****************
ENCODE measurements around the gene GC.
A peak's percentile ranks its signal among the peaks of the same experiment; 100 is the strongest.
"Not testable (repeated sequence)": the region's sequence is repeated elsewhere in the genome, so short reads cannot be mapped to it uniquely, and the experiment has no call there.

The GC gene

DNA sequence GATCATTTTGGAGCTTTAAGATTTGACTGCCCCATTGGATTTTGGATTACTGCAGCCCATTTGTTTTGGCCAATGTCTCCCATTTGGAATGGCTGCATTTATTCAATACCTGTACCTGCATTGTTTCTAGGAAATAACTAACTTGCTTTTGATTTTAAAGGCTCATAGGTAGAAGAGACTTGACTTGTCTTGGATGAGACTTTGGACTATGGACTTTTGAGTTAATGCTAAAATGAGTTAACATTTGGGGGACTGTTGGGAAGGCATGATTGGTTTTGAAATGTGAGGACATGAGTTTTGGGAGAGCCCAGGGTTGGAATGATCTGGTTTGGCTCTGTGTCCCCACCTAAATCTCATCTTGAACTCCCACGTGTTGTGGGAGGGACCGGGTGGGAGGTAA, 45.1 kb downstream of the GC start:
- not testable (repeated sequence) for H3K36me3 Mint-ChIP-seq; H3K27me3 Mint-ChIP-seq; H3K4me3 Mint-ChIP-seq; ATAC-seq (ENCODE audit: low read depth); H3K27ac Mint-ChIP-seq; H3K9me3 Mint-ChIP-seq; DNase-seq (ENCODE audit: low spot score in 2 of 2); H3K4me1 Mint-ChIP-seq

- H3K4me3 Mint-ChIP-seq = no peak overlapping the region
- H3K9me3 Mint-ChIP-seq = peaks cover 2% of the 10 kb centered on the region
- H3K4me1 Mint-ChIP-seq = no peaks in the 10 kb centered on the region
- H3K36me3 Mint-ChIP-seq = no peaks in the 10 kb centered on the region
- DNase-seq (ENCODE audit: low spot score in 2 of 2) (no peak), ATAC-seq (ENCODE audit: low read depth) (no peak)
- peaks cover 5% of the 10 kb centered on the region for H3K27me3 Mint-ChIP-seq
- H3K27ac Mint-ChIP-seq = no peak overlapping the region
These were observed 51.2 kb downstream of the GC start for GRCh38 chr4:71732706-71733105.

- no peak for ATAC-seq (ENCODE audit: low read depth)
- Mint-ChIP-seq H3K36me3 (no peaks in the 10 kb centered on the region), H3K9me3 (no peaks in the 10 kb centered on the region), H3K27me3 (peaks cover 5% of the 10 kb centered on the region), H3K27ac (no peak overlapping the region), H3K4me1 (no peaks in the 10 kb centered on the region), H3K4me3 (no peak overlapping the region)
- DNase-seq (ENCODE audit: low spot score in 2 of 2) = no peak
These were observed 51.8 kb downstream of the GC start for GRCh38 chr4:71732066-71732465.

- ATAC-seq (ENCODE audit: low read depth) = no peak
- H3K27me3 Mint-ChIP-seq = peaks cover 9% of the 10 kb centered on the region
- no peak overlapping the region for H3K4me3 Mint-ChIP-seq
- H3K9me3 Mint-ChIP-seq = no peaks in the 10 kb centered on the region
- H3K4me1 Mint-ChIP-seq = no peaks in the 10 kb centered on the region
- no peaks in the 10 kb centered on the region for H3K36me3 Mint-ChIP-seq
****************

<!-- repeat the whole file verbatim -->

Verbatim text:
ENCODE measurements around the gene GC.
A peak's percentile ranks its signal among the peaks of the same experiment; 100 is the strongest.
"Not testable (repeated sequence)": the region's sequence is repeated elsewhere in the genome, so short reads cannot be mapped to it uniquely, and the experiment has no call there.

The GC gene

DNA sequence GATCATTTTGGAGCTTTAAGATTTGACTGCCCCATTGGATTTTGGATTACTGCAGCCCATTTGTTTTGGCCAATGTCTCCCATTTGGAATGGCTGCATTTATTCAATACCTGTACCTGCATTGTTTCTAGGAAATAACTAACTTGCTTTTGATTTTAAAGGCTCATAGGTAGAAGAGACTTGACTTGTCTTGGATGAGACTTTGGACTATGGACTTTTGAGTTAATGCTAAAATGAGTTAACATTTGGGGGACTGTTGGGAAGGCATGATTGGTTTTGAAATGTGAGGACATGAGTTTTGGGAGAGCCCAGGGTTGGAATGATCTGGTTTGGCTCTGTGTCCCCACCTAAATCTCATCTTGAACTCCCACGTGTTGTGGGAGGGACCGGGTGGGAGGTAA, 45.1 kb downstream of the GC start:
- not testable (repeated sequence) for H3K36me3 Mint-ChIP-seq; H3K27me3 Mint-ChIP-seq; H3K4me3 Mint-ChIP-seq; ATAC-seq (ENCODE audit: low read depth); H3K27ac Mint-ChIP-seq; H3K9me3 Mint-ChIP-seq; DNase-seq (ENCODE audit: low spot score in 2 of 2); H3K4me1 Mint-ChIP-seq

- H3K4me3 Mint-ChIP-seq = no peak overlapping the region
- H3K9me3 Mint-ChIP-seq = peaks cover 2% of the 10 kb centered on the region
- H3K4me1 Mint-ChIP-seq = no peaks in the 10 kb centered on the region
- H3K36me3 Mint-ChIP-seq = no peaks in the 10 kb centered on the region
- DNase-seq (ENCODE audit: low spot score in 2 of 2) (no peak), ATAC-seq (ENCODE audit: low read depth) (no peak)
- peaks cover 5% of the 10 kb centered on the region for H3K27me3 Mint-ChIP-seq
- H3K27ac Mint-ChIP-seq = no peak overlapping the region
These were observed 51.2 kb downstream of the GC start for GRCh38 chr4:71732706-71733105.

- no peak for ATAC-seq (ENCODE audit: low read depth)
- Mint-ChIP-seq H3K36me3 (no peaks in the 10 kb centered on the region), H3K9me3 (no peaks in the 10 kb centered on the region), H3K27me3 (peaks cover 5% of the 10 kb centered on the region), H3K27ac (no peak overlapping the region), H3K4me1 (no peaks in the 10 kb centered on the region), H3K4me3 (no peak overlapping the region)
- DNase-seq (ENCODE audit: low spot score in 2 of 2) = no peak
These were observed 51.8 kb downstream of the GC start for GRCh38 chr4:71732066-71732465.

- ATAC-seq (ENCODE audit: low read depth) = no peak
- H3K27me3 Mint-ChIP-seq = peaks cover 9% of the 10 kb centered on the region
- no peak overlapping the region for H3K4me3 Mint-ChIP-seq
- H3K9me3 Mint-ChIP-seq = no peaks in the 10 kb centered on the region
- H3K4me1 Mint-ChIP-seq = no peaks in the 10 kb centered on the region
- no peaks in the 10 kb centered on the region for H3K36me3 Mint-ChIP-seq